Job Seekers: What Is Your LinkedIn Profile Saying About You?
In the traditional sense, a resume, cover letter and references are the primary ways potential employers consider job candidates.
In this current digital age, however, social media profiles should be added to the list.
According to a 2012 report from CareerBuilder, nearly two in five organizations use social networking sites to research job candidates. Just so we're on the same page, this report analyzed the research phase of the hiring process - before the first interview even takes place.
It's still important for job seekers to pay close attention to traditional application documents (resume tips here; cover letter tips here). Just don't forget to pay particular attention to what your social media profiles (namely LinkedIn, Facebook, Twitter, Google+) look like and say.
When it comes to social screening, LinkedIn is one of the first places potential employers will research you, because of the emphasis the social channel puts on professional networking. Here's a snapshot of Grantham University's LinkedIn company profile (LinkedIn has recently updated its design and layout):
How will potential employers perceive your LinkedIn profile?
Let's start with your profile picture, which will often be the first impression a potential employer has of you. Here are some tips for selecting a good profile photo:
- Of course, make sure your photo is appropriate. Use your best judgment. If you have to think about whether your profile picture is appropriate, you already have your answer - choose another one.
- Make sure your photo is current. It would be a shame to get called in for an interview and the employer doesn't recognize you because of an outdated photo.
- The more professional the photo on LinkedIn, the better. Think business casual. Additionally, remember to smile. You want to show the potential employer you look the part and are enthusiastic.
- Avoid selecting a photo that is oddly cropped or has a distracting background.
Just as your photo can convey a message, so can the word choice in the 'summary' section of your profile. If your summary seems vague or generic, the potential employer is more likely to skim over your profile. To differentiate yourself through the summary, here are some pointers:
- The summary is like an introduction. If a potential employer is first meeting you, what do you want this person to know?
- Clearly explain your career path without “fluffing” it up. You don't want to mislead or misrepresent yourself, especially if you have connections on LinkedIn who are previous or current employers.
- This is not the place to list your entire work history. That comes later in the 'experience' section. Remember to be concise. Explain what you do and why you excel at it.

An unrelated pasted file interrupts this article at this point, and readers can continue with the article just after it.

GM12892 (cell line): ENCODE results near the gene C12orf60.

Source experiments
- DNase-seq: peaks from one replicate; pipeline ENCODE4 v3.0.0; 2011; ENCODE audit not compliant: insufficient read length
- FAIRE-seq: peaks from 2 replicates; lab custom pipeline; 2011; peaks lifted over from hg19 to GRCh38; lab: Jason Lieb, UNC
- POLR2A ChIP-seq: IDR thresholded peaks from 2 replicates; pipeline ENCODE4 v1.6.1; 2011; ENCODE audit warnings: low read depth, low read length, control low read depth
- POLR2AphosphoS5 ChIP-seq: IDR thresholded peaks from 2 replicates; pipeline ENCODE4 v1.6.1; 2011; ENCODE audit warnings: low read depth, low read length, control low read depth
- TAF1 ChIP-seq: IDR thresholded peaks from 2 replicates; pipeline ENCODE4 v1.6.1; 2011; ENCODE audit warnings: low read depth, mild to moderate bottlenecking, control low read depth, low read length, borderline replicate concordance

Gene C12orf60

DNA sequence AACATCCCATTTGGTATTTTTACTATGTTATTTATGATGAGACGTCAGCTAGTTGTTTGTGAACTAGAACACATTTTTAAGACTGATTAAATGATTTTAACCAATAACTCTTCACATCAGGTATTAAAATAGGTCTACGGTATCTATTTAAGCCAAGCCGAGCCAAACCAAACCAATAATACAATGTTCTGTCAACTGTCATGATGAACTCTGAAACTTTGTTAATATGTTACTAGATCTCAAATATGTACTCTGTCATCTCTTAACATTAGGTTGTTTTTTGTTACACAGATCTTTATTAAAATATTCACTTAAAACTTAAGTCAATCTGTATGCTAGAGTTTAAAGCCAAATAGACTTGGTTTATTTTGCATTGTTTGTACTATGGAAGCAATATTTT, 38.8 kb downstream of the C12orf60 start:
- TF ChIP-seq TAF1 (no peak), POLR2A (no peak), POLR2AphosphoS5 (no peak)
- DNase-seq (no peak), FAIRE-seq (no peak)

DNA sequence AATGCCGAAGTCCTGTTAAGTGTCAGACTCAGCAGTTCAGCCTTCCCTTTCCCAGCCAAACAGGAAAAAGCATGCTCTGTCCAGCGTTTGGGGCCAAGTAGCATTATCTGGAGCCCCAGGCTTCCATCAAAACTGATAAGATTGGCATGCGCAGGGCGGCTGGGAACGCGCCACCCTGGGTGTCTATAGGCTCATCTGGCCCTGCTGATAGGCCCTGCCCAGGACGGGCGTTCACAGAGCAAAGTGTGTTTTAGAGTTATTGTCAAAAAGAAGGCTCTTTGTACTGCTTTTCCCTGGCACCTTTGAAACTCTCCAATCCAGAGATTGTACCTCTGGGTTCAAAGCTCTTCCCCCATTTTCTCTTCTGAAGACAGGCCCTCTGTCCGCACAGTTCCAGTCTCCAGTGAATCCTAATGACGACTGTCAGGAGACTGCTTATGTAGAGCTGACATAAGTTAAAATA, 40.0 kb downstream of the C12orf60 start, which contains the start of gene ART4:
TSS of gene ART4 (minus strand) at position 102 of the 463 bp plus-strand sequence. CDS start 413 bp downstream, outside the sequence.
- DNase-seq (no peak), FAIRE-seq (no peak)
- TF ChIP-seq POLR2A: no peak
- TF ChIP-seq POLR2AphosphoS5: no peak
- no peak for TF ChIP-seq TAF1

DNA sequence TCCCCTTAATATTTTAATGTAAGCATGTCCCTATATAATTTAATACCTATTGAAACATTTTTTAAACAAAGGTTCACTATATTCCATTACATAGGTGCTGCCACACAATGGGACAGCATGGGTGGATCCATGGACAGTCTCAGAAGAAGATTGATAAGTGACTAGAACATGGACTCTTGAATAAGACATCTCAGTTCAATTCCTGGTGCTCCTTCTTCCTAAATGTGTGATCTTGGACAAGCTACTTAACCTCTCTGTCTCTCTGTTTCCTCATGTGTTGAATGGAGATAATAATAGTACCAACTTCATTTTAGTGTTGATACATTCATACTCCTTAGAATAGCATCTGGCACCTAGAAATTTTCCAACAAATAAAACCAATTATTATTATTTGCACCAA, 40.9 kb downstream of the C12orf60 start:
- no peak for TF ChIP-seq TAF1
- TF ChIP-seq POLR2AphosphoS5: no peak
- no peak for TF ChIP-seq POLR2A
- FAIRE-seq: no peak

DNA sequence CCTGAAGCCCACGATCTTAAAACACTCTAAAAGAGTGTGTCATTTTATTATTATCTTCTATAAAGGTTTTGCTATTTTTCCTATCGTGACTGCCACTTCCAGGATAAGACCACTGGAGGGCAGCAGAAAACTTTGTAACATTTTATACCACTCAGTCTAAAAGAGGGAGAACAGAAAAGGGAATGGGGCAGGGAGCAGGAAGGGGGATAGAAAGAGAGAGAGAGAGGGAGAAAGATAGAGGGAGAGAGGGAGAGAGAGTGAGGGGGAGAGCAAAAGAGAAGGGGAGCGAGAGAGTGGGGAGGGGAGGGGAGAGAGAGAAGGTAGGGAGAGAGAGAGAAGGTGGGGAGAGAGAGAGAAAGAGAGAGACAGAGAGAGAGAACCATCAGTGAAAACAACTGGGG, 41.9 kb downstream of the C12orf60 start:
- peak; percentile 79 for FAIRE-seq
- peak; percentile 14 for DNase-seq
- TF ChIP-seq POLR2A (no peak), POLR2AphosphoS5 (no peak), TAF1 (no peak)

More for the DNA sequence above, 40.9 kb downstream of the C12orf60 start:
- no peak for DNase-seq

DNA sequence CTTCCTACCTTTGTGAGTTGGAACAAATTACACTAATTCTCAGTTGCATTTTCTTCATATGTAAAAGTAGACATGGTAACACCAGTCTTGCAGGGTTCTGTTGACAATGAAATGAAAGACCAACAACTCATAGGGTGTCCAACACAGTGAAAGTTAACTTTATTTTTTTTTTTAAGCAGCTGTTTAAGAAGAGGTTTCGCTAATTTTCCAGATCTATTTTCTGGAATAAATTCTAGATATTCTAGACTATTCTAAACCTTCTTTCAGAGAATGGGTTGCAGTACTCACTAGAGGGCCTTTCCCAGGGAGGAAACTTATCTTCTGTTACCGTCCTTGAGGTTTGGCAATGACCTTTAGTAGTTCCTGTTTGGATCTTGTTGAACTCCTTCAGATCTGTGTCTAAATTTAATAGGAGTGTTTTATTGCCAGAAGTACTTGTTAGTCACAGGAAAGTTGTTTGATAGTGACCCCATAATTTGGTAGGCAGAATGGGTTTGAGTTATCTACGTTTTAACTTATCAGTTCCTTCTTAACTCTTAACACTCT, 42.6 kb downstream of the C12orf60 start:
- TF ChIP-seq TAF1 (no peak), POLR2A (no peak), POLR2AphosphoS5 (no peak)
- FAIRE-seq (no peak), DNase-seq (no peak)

The rest of your profile includes your experience and education. In the experience section, you could elaborate on previous work experience. Be comprehensive and do not leave gaps in employment, as this raises red flags to potential employers.
The way you interact on LinkedIn could also make an impact on your job prospects. Here are some tips on customizing your communication:
- When you request to connect with someone on LinkedIn, a default message that reads “I’d like to connect with you!” appears on the request. Change it up and include a personal and professional message. Potential employers and professional connections will appreciate the subtle touch of a custom message.
- After you invite people to connect, follow up with them, if necessary. Would they be interested in scheduling a phone call or grabbing lunch?
- Personalization in follow-up messages helps. Include a line about how you met or how you were introduced. For example: “We met at a networking event last week,” or “John Doe is a mutual friend and suggested I get in touch with you regarding the software developer position at your organization."
Setting yourself apart and keeping up to date will benefit you greatly as you network and look for a job. Stay tuned to the Grantham University blog for future posts on what your Facebook, Twitter and Google+ profiles are saying about you.
If you have any questions about your LinkedIn profile we didn't cover in this blog post, please ask them in the comments section below.
Are you looking for more tips about creating your own brand and catching the eye of potential employers? Click on the image below and check out our BRAND NEW eBook, "Professional Branding That Gets You Noticed."